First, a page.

When the company you work for merges with or transfers to another business, you are entitled to a continuation of the terms of employment you agreed to. In other words, you can keep your job under the same conditions you had before. Workers who start to earn less due to a transfer can resign within the first three months of the job without a notice period.

If a business goes into insolvency (i.e., the company you work for cannot pay its debt), any outstanding wages are paid after the settlement of:

  • Business taxes
  • Court fees
  • Secured creditors’ debts

If your employer goes into insolvency and is unable to settle your wages and severance payment, you can apply to the state redundancy fund (cassa integrazione guadagni).

Temporary, part-time, agency, and informal workers

Temporary, part-time, and agency workers in Italy have the same basic employment rights as full-time and permanent workers. This includes the right to agreed minimum wages, holiday pay, sick pay, and protection against discrimination in the workplace.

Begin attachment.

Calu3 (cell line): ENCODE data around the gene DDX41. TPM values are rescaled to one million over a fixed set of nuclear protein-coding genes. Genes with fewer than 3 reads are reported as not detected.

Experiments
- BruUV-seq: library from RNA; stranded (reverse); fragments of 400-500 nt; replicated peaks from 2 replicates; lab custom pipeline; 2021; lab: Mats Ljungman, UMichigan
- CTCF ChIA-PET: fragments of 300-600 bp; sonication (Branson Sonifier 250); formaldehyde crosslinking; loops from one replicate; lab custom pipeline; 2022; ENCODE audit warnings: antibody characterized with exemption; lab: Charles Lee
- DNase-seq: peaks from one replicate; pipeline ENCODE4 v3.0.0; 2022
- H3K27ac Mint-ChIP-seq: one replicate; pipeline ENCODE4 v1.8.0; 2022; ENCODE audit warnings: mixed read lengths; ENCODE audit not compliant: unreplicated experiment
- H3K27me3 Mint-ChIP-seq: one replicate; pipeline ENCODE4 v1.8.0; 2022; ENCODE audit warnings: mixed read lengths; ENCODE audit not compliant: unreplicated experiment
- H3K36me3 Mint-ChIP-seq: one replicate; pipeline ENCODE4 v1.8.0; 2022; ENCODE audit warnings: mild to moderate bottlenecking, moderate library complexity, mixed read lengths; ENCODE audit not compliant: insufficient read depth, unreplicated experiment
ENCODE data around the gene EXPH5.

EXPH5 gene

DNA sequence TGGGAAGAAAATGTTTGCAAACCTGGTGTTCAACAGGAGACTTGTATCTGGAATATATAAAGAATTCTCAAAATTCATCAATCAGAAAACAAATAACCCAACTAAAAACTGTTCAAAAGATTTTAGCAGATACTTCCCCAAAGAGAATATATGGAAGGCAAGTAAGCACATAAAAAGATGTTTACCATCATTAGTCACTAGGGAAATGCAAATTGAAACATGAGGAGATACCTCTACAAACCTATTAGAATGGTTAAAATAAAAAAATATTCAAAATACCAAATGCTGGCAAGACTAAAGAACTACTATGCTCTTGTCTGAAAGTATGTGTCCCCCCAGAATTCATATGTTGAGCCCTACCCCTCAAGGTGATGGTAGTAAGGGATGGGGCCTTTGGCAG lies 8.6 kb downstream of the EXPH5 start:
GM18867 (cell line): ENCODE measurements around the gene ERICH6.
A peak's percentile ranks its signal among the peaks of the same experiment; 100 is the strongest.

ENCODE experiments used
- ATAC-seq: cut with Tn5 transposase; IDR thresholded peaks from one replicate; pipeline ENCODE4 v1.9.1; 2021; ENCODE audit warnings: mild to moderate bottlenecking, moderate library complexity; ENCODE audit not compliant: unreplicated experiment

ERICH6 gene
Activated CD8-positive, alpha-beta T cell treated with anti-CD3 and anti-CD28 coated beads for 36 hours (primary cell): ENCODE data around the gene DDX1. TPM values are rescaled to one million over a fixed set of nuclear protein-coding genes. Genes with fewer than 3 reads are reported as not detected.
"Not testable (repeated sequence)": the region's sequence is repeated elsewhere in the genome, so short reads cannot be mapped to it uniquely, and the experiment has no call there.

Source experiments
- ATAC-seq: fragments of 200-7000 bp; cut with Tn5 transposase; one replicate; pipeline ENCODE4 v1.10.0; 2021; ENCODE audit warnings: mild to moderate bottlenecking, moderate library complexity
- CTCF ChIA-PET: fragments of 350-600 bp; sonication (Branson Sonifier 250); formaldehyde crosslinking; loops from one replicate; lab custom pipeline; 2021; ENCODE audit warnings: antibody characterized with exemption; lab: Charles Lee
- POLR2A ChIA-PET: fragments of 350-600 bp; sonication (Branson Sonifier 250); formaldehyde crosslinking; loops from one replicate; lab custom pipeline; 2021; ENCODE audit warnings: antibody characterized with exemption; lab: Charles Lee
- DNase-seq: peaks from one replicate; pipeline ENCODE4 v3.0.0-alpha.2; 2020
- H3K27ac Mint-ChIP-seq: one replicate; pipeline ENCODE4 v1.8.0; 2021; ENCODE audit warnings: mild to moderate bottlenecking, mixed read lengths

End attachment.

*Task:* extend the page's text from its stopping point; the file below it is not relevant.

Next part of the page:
Young barista bent over the counter, concentrating on getting the foam of the special coffee juuust right.
Photo: Sellwell/Getty Images

These employees usually have different job contracts (e.g., fixed-term or agency worker contracts), which typically have different terms in some aspects. For instance, agency contracts normally don’t include a notice period.

If you take up temporary or informal work in Italy, make sure you get an agreement in writing so that you understand your rights and responsibilities. You will also need to check that you are classed as an employee. Many firms recruit informal workers on a contract basis where they are legally classified as self-employed. In that case, you will have fewer rights and extra administrative responsibilities.

Making a complaint as a worker in Italy

If you have an issue at your workplace, you should first try to sort it out directly with your employer. Larger organizations usually have a Human Resources department (HR) where you can discuss grievances.

Your next step is to speak with a union representative or your local ANPAL office. You can also take your employer to a labor court (tribunale del lavoro), however, you might need to get legal help for this.

If your case was successful, the employer will have to remedy the situation and may also have to pay damages. However, if the judge rules against you, you can take the case to the Court of Appeal (Corte d’Appello) and, eventually, the Supreme Court (Corte Suprema di Cassazione). Bear in mind that this can be a lengthy and expensive process. It’s advisable to seek legal advice before taking this on.